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Prickly Pear Cacti (Opuntia spp.) Cladodes as a Functional Ingredient for Hyperglycemia Management: A Brief Narrative Review

Rao Raahim Kashif
Nathan M. D’Cunha
Duane D. Mellor
Natalie I. Alexopoulos
Domenico Sergi
5 and
Nenad Naumovski
Discipline of Nutrition and Dietetics, Faculty of Health, University of Canberra, Canberra, ACT 2601, Australia
Functional Foods and Nutrition Research (FFNR) Laboratory, University of Canberra, Bruce, ACT 2617, Australia
Aston Medical School, Aston University, Birmingham B4 7ET, UK
Chiron Organic Health, Wedderburn, VIC 3158, Australia
Department of Translational Medicine, University of Ferrara, 44121 Ferrara, Italy
Department of Nutrition and Dietetics, School of Health Science and Education, Harokopio University, 17671 Athens, Greece
Author to whom correspondence should be addressed.
Medicina 2022, 58(2), 300;
Submission received: 20 December 2021 / Revised: 11 February 2022 / Accepted: 11 February 2022 / Published: 16 February 2022
(This article belongs to the Special Issue Advance in Type 2 Diabetes and Insulin Resistance)


The worldwide prevalence of obesity is increasing along with its comorbidities, including type 2 diabetes mellitus (T2DM). From a pathophysiological perspective, T2DM arises as a consequence of insulin resistance and pancreatic β-cell dysfunction, which together induce chronic hyperglycemia. The pharmacological treatment of T2DM specifically focuses on its management, rather than remission, with a lack of pharmacological agents to prevent the onset of the disease. Considering the role of unhealthy dietary patterns on the development of T2DM, identifying novel food ingredients and bioactive substances may provide new avenues by which to address the T2DM epidemic. In this brief review, we have summarized the latest findings on the consumption of the prickly pear (PP; Opuntia spp.) cladode as a potential nutritional tool for the management of hyperglycemia. The consumption of prickly pear cladodes was reported to exert hypoglycemic effects, making it a potential cost-effective nutritional intervention for the management of T2DM. Several studies have demonstrated that the consumption of prickly pear cladodes and the related products reduced post-prandial glucose levels. The cladodes’ high fiber content may be implicated in improving glycemic control, by affecting glucose absorption and effectively slowing its release into the blood circulation. Given these potential hypoglycemic effects, prickly pear cladodes may represent a potential functional food ingredient to improve glycemic control and counter the negative metabolic effects of the modern Western diet. Nonetheless, in consideration of the lack of evidence on the chronic effects of the prickly pear cladode, future research aimed at evaluating its long-term effects on glycemic control is warranted.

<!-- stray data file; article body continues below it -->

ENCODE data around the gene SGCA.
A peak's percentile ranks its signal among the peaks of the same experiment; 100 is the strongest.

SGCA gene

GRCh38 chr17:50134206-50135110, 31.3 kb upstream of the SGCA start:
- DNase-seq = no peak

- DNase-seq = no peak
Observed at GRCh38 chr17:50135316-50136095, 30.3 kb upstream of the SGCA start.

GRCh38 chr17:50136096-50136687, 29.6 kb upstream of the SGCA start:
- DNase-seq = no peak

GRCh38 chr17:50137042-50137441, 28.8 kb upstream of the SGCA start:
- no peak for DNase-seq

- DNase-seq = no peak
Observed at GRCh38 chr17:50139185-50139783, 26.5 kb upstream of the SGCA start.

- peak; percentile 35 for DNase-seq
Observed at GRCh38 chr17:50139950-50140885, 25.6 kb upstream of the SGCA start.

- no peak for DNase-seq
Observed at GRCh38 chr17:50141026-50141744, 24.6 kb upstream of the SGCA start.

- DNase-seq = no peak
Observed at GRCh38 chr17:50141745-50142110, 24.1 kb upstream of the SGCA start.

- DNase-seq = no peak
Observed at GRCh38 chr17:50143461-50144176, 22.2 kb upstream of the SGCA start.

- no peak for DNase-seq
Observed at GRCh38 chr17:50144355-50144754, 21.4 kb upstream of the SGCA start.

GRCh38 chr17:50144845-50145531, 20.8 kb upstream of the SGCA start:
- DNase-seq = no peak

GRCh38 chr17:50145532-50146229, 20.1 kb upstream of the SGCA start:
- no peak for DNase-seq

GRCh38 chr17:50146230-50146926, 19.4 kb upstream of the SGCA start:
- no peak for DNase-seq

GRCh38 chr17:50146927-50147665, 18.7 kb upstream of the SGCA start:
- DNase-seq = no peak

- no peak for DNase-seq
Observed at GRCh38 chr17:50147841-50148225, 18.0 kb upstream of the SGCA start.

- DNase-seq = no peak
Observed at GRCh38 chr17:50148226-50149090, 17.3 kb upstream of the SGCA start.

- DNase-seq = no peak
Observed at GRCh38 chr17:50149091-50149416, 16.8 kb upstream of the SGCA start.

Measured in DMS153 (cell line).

1. Introduction

The prevalence of obesity is increasing worldwide and continues to represent a major health concern [1], affecting over a third of the global population [2]. Obesity is identified as a major risk factor for a multitude of non-communicable diseases, in particular for the development of cardiovascular disease (CVD) and type 2 diabetes mellitus (T2DM) [3]. Insulin resistance is the link between obesity and T2DM and is characterized as a blunted response of insulin tissue targets to insulin that, in concert with impaired pancreatic β-cell dysfunction, contributes to hyperglycemia [4]. The long-term consequences of untreated hyperglycemia and insulin resistance include the onset and development of diabetic neuropathy, nephropathy, retinopathy, and several other cardiovascular complications [4]. Additionally, T2DM is emerging as a risk factor for several neurodegenerative diseases [5,6].
Over 400 million people globally are living with T2DM, and it is one of the fastest-growing global chronic diseases, alongside the obesity epidemic [7,8]. In the US alone, it is the seventh-leading cause of mortality, and over USD 218 billion is spent on its management and other related illnesses that arise as a direct consequence of T2DM [7]. Indeed, besides the health implications, T2DM is also posing a substantial economic burden on healthcare systems. with an increasing demand for more effective therapeutics and preventative tools [9]. However, therapeutic approaches are influenced by the treatment price, accessibility, compliance, and side effects, which may prevent successful outcomes [9,10,11]. Thus, it is imperative to identify strategies by which to prevent the development of this metabolic disease.